Investors can buy low cost index fund if they want to receive the average market return. But if you invest in individual stocks, some are likely to underperform. That’s what has happened with the Flex Ltd. (NASDAQ:FLEX) share price. It’s up 56% over three years, but that is below the market return. On the other hand, the more recent gain of 54% over a year is certainly pleasing.
So let’s assess the underlying fundamentals over the last 3 years and see if they’ve moved in lock-step with shareholder returns.
While the efficient markets hypothesis continues to be taught by some, it has been proven that markets are over-reactive dynamic systems, and investors are not always rational. One imperfect but simple way to consider how the market perception of a company has shifted is to compare the change in the earnings per share (EPS) with the share price movement.
During three years of share price growth, Flex achieved compound earnings per share growth of 26% per year. The average annual share price increase of 16% is actually lower than the EPS growth. Therefore, it seems the market has moderated its expectations for growth, somewhat. We’d venture the lowish P/E ratio of 11.93 also reflects the negative sentiment around the stock.
The company’s earnings per share (over time) is depicted in the image below (click to see the exact numbers).
We know that Flex has improved its bottom line lately, but is it going to grow revenue? You could check out this free report showing analyst revenue forecasts.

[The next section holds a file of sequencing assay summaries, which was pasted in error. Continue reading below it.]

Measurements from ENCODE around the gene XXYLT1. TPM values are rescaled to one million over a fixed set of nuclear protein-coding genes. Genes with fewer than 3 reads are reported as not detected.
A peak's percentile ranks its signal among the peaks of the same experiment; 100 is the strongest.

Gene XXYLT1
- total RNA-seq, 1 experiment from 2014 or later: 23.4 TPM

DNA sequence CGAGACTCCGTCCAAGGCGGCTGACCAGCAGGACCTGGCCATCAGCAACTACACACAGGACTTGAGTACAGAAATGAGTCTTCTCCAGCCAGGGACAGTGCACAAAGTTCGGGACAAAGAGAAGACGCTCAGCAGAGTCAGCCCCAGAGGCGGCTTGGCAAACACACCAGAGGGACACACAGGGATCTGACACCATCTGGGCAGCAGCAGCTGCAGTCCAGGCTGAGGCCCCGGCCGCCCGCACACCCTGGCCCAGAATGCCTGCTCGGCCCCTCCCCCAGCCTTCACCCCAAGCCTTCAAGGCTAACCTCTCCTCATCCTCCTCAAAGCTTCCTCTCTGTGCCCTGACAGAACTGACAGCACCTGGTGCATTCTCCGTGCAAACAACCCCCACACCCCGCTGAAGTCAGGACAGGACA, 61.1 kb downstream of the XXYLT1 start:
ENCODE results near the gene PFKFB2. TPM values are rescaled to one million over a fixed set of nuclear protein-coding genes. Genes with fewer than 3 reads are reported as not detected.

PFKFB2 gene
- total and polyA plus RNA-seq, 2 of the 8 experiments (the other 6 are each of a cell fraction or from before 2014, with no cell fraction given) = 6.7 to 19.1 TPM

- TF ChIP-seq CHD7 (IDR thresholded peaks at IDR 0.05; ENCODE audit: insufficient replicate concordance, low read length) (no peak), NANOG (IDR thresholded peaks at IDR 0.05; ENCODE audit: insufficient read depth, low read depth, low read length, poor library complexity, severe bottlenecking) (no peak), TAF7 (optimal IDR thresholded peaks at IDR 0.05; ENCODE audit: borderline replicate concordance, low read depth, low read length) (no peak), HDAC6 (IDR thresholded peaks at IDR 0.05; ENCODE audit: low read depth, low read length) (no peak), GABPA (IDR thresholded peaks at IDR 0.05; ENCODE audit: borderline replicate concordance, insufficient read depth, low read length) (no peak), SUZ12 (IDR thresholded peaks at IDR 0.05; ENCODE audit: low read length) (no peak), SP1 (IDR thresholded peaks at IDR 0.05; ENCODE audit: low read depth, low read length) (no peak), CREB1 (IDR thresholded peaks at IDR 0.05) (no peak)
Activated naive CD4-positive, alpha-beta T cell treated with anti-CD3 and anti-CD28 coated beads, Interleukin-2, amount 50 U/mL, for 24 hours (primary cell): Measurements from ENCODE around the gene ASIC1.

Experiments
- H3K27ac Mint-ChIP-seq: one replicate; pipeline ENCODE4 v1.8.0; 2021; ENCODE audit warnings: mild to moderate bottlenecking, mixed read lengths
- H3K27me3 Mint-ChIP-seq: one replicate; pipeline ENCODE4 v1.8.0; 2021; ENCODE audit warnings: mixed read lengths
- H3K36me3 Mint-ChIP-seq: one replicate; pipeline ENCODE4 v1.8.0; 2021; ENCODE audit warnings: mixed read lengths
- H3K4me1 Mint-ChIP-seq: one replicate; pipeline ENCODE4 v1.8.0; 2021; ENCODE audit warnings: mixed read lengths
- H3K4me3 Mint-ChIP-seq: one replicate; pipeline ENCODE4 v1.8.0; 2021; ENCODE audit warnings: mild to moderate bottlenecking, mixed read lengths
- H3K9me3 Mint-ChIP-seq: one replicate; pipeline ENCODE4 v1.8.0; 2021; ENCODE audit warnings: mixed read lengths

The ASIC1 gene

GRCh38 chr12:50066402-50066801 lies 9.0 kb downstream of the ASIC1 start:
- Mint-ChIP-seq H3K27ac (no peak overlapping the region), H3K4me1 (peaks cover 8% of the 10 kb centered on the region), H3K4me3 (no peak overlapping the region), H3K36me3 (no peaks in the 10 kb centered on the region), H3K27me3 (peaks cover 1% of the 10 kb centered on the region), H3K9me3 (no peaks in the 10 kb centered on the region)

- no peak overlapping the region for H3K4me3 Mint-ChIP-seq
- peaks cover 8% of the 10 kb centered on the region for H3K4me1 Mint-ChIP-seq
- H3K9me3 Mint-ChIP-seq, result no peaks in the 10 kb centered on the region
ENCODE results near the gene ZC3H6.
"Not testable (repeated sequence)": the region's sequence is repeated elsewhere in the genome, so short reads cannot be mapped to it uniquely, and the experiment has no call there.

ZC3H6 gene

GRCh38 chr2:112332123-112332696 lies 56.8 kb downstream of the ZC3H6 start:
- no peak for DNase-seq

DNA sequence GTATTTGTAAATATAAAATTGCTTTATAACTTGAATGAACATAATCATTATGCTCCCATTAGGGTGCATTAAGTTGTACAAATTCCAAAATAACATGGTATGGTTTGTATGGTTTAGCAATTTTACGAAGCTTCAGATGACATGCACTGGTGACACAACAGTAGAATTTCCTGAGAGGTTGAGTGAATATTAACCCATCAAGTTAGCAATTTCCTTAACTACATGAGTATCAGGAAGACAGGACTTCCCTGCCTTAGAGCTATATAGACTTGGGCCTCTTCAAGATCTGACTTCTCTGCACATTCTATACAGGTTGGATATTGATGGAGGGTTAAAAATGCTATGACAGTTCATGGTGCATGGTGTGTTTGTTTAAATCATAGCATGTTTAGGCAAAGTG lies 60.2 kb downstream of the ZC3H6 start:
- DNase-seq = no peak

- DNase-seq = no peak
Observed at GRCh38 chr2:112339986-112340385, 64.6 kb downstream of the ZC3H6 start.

A Different Perspective
We’re pleased to report that Flex shareholders have received a total shareholder return of 54% over one year. That’s better than the annualised return of 6% over half a decade, implying that the company is doing better recently. Given the share price momentum remains strong, it might be worth taking a closer look at the stock, lest you miss an opportunity. I find it very interesting to look at share price over the long term as a proxy for business performance. But to truly gain insight, we need to consider other information, too. To that end, you should be aware of the 2 warning signs we’ve spotted with Flex .
Of course, you might find a fantastic investment by looking elsewhere. So take a peek at this free list of companies we expect will grow earnings.
Please note, the market returns quoted in this article reflect the market weighted average returns of stocks that currently trade on US exchanges.
This article by Simply Wall St is general in nature. We provide commentary based on historical data and analyst forecasts only using an unbiased methodology and our articles are not intended to be financial advice. It does not constitute a recommendation to buy or sell any stock, and does not take account of your objectives, or your financial situation. We aim to bring you long-term focused analysis driven by fundamental data. Note that our analysis may not factor in the latest price-sensitive company announcements or qualitative material. Simply Wall St has no position in any stocks mentioned.
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